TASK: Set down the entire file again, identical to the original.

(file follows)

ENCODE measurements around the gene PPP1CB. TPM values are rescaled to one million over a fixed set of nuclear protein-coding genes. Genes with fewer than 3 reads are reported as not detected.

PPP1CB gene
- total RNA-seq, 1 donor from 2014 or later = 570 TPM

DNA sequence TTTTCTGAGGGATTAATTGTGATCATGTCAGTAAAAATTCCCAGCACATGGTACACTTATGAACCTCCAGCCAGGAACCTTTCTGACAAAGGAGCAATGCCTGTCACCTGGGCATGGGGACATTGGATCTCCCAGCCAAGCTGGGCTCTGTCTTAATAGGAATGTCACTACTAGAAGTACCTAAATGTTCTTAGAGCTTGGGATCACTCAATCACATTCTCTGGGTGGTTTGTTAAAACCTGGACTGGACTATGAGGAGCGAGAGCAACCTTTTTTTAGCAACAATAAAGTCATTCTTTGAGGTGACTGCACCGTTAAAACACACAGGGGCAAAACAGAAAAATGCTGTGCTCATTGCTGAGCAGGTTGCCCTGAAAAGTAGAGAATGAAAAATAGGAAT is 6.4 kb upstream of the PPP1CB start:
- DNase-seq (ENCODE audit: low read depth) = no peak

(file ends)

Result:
ENCODE measurements around the gene PPP1CB. TPM values are rescaled to one million over a fixed set of nuclear protein-coding genes. Genes with fewer than 3 reads are reported as not detected.

PPP1CB gene
- total RNA-seq, 1 donor from 2014 or later = 570 TPM

DNA sequence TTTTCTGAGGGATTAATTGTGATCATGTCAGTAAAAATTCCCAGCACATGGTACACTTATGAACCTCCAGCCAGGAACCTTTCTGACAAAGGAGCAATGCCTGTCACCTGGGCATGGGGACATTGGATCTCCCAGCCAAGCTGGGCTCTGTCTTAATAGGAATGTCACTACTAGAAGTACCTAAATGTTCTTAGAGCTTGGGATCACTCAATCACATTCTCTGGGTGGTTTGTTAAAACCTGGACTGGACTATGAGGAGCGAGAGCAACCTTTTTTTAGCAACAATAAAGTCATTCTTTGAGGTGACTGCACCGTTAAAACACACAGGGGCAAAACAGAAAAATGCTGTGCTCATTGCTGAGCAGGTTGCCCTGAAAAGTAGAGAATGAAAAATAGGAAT is 6.4 kb upstream of the PPP1CB start:
- DNase-seq (ENCODE audit: low read depth) = no peak